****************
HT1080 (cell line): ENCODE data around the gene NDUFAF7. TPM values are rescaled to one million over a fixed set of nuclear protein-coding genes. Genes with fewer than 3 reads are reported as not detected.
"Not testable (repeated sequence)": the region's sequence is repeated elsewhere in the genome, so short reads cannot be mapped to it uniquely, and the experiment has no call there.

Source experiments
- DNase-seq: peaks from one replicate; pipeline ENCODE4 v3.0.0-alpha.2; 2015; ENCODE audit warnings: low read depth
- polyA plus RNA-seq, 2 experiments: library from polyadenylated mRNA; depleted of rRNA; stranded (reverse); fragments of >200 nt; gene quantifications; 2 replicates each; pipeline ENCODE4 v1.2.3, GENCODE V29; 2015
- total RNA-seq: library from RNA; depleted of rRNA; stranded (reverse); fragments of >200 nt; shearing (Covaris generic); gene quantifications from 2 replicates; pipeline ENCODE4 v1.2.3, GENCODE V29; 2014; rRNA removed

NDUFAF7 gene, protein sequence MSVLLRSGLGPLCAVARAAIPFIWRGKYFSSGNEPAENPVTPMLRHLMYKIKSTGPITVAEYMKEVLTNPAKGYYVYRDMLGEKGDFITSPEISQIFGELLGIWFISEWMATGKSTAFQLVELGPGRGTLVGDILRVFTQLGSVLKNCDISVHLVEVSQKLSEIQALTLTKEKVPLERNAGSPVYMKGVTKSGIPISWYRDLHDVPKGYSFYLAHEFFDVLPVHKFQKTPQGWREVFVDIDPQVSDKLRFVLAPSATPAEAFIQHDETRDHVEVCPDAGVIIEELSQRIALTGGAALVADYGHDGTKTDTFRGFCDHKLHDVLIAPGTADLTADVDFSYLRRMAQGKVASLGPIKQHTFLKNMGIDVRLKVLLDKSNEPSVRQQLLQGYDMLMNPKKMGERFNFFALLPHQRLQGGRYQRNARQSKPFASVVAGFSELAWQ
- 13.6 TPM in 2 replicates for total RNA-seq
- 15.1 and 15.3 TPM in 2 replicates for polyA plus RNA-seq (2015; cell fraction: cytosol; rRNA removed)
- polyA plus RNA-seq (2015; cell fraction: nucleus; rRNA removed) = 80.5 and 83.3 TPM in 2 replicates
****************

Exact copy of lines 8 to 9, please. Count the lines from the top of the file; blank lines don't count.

- 13.6 TPM in 2 replicates for total RNA-seq
- 15.1 and 15.3 TPM in 2 replicates for polyA plus RNA-seq (2015; cell fraction: cytosol; rRNA removed)